It's here! The 2018 Winter Games have officially kicked off with a stunning event in PyeongChang that gorgeously encapsulates various aspects of Korean culture. The meaning of the dancers’ dresses in the 2018 Olympics opening ceremony speaks to the country's rich sartorial history, as different colors and silhouettes are reserved for various types of events.
To preface this piece, I want to say that I am in no way, shape, or form and expert on South Korean culture or fashion. However, thanks to the wonderful thing that is the internet, I've done some deep diving into Korea's cultural symbolism and feel like the conclusions I've drawn about the dancer's said dresses are (hopefully) pretty accurate.
As is custom with all Olympics opening ceremonies, this year's spectacle was deeply rooted in the traditions of its host country, which is, of course, Korea. From its puppets and dancers to the sets and performers, everything was a beautiful testament to the nation's rich culture. (It was seriously one of the most gorgeous ceremonies I can remember ever seeing — the special effects and performers were incredible.) The white dresses with dark, inky spots were especially eye-catching, for their gorgeous silhouettes and starkly contrasting color palette.
In Korean culture, white is the most commonly used color. According to Our Everyday Life, "Koreans were sometimes referred to as 'the white clad people,'" as white largely composed their daily attire in the 19th century. Symbolizing purity, innocence, peace, and patriotism, it's easy to understand why the color would be heavily used within the opening ceremony. (North and South Korea marched together under the unified Korean flag for the first time in 12 years and wore white uniforms; many other dancers featured in performance section were also clothed in traditional Hanboks in the hue; many items within the set and used as props were white.)
When used in conjunction with black, the coupling of the colors also represents a harmonic balance and the philosophy of dual forces that's present within Eastern culture. This philosophy is called um-yang in Korean, while in Chinese it's yin-yang. The idea behind it is that life has both good and bad, dark and light aspects to it, which allow us to truly appreciate each force on its own. If you look at the dancer's dresses, they almost look like wearable versions of the known yin-yang symbol. If you look at the Korean flag, it's central circle (the Tae-Geuk) takes on the shape of the symbol as well, just sans dots.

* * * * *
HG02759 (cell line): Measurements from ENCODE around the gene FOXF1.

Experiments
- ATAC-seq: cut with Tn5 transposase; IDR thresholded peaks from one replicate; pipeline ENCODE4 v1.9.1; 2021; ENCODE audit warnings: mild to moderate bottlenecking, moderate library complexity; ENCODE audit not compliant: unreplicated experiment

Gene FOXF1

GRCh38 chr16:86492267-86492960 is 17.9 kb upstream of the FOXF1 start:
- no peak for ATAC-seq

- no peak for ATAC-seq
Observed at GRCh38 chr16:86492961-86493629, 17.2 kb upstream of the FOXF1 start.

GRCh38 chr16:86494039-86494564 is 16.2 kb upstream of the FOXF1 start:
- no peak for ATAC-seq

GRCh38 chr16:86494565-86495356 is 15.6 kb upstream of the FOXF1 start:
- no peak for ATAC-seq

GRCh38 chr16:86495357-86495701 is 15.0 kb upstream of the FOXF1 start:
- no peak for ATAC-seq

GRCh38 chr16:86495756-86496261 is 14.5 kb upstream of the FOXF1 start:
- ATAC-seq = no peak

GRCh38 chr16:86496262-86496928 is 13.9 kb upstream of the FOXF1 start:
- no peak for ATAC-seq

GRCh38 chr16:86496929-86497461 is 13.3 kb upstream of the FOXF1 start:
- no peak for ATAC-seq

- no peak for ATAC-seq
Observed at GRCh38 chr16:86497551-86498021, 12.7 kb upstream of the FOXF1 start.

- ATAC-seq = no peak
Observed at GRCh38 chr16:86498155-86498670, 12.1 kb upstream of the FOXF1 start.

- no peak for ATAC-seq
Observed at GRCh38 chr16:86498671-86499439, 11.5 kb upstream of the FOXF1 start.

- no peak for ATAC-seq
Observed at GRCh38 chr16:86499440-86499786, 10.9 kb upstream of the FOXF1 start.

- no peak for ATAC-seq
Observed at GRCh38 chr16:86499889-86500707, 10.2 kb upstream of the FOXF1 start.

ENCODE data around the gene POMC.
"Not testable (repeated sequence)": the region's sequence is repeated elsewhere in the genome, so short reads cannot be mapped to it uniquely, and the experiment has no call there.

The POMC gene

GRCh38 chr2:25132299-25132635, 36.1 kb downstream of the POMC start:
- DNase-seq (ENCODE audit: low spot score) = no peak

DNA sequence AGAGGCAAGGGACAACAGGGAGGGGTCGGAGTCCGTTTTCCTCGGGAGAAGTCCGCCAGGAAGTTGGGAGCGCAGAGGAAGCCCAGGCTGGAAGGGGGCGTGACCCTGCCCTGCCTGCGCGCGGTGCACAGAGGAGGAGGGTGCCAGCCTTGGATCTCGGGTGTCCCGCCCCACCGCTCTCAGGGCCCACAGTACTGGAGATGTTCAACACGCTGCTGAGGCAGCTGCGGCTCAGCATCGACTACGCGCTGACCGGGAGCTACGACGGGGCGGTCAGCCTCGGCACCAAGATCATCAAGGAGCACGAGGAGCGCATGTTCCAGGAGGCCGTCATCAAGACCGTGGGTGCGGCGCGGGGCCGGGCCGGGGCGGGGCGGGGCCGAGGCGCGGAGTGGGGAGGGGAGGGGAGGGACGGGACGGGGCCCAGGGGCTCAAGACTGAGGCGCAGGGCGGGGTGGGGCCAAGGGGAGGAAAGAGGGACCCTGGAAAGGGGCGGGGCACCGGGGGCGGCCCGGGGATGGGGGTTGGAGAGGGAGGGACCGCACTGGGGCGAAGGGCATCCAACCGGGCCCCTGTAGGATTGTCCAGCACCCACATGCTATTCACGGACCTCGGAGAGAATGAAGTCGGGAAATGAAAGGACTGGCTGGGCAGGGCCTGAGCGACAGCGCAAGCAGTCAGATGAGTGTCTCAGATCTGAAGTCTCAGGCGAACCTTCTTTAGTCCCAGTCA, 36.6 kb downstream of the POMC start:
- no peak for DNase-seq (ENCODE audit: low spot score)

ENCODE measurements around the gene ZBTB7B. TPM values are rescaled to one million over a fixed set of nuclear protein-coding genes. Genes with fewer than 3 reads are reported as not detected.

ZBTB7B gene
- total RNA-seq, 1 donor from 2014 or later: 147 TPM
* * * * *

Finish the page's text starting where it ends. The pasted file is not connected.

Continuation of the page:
In regard to the silhouette of the dress, the most striking aspects to it are it's slanted hemline and extra long sleeves. After doing some research into traditional Korean attire, it appears that garments with extended sleeves are worn for a number of traditional dances. If you watched the opening ceremony, it's easy to see why. The sleeves flutter and wave as the dancers swirl and move, and they give the performance an incredibly dramatic effect.
I wasn't able to pinpoint exactly which type of dance was being performed, as within each subsection of Korean dance — including ritual dance, folk dance, court dance, et cetera — are even more specific dances. For example, Seungmu is the name of a folk dance traditionally performed by Korean monks. Performers wear a long sleeve called gasa and a white hood called gokkal when executing the dance. Gainjeonmokdan is a type of court dance performed by women and while its associated attire also features extended sleeves, they're always vibrant and colorful. The list of such dances and variations of long-sleeved dance attire goes on.
In short, the black and white dresses play beautiful homage to Korean culture. I'm sure a book could be written about where their silhouette was derived from, what their design elements mean, and how their pattern plays into Korean philosophies, symbolism, and tradition.
After my slight research into Korean dress, I am honestly eager to learn more about it and its vastly complex beauty. This is why global events like the Olympics are so important; they prompt individuals to become curious about other places, people, and ideas, and provide a unified event that we can all come together over.